Researchers develop battery for wearable devices that could last 10 years

Researchers at ORNL have develop a new battery which they claim could last 10 years without a recharge.

Researchers have designed a new long-lasting battery that could keep wearable and health care devices running for more than 10 years without a recharge. Don't get too excited though as it will take years before it reaches production.
Researchers at the U.S. Department of Energy's Oak Ridge National Laboratory have tested a prototype battery based on the formula. The new design is based on the lithium-carbon fluoride (CFx) chemical formula, which makes the batteries safer than current ones. Chengdu Liang, the lead author of the paper stated that the CFx batteries could be very small and easily power fitness trackers or wearable devices with sensors for years. Liang added that the wearable devices transmit small bursts of information and don't demand much energy, which can prolong the life of the CFx battery. "The battery is not going to be recharged. It's one-time use," Liang stated.
"The new CFx battery design has a multipurpose electrolyte of solid lithium thiophosphate that can be an ion conductor and also serve as a cathode. The electrolyte can carry charge and hold ions which help boost the energy capacity of the battery. The prototype CFx battery has a solid electrolyte, while conventional batteries have liquid electrolytes," Liang said.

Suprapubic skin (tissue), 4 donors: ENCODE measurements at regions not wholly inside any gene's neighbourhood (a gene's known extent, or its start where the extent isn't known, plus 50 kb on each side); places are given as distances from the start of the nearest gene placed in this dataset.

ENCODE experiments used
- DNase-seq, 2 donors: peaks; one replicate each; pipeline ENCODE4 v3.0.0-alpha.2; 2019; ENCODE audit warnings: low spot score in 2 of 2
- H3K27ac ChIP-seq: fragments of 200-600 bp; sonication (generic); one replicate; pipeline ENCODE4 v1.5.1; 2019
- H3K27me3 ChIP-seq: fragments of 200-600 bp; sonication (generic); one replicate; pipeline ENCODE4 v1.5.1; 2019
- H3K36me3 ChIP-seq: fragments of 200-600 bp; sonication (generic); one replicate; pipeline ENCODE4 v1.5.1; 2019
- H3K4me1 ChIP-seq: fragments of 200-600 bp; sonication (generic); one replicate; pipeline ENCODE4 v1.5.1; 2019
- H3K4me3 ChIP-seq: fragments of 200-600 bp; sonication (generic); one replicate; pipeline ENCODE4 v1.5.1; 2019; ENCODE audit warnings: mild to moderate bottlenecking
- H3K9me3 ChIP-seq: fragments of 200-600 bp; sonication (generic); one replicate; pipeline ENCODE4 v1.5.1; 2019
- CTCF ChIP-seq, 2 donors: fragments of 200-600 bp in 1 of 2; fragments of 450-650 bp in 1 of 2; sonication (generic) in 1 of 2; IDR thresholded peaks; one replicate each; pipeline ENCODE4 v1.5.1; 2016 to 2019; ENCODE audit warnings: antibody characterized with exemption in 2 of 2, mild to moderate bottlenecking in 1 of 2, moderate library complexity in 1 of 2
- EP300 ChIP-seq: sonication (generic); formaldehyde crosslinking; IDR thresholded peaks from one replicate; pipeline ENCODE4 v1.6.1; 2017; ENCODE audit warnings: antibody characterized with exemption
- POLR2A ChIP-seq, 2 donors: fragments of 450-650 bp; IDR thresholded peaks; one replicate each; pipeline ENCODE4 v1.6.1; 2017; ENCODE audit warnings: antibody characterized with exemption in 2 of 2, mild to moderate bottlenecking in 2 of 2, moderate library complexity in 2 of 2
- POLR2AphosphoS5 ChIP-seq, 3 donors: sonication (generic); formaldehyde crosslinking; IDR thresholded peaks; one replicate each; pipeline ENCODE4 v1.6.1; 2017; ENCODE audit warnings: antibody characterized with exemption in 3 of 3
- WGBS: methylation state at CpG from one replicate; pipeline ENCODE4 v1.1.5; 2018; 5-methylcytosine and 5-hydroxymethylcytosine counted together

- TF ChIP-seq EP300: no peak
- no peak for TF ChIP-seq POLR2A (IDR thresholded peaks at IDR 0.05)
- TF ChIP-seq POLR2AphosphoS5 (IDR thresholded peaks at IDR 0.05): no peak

"This study is proof-of-concept research, but we have been contacted by a private company interested in commercializing the battery. It could become a reality in a few years depending on the commercialization timeline," Liang added. He stated that the batteries could be in the market in a few years but was unable to determine the cost.
Researchers are working on devices to improve battery life of smartphones and tablets as well as making chargers more energy efficient. Researchers consider solar power a great option in this direction and now Nokia has unveiled a solar energy suit that can deliver infinite battery life, even in indoors. Nokia's Sustainability Operations team has recently released a video on its solar energy suits that shows that the battery works smoothly in indoor conditions and shows that panels are in-expensive, yet durable.

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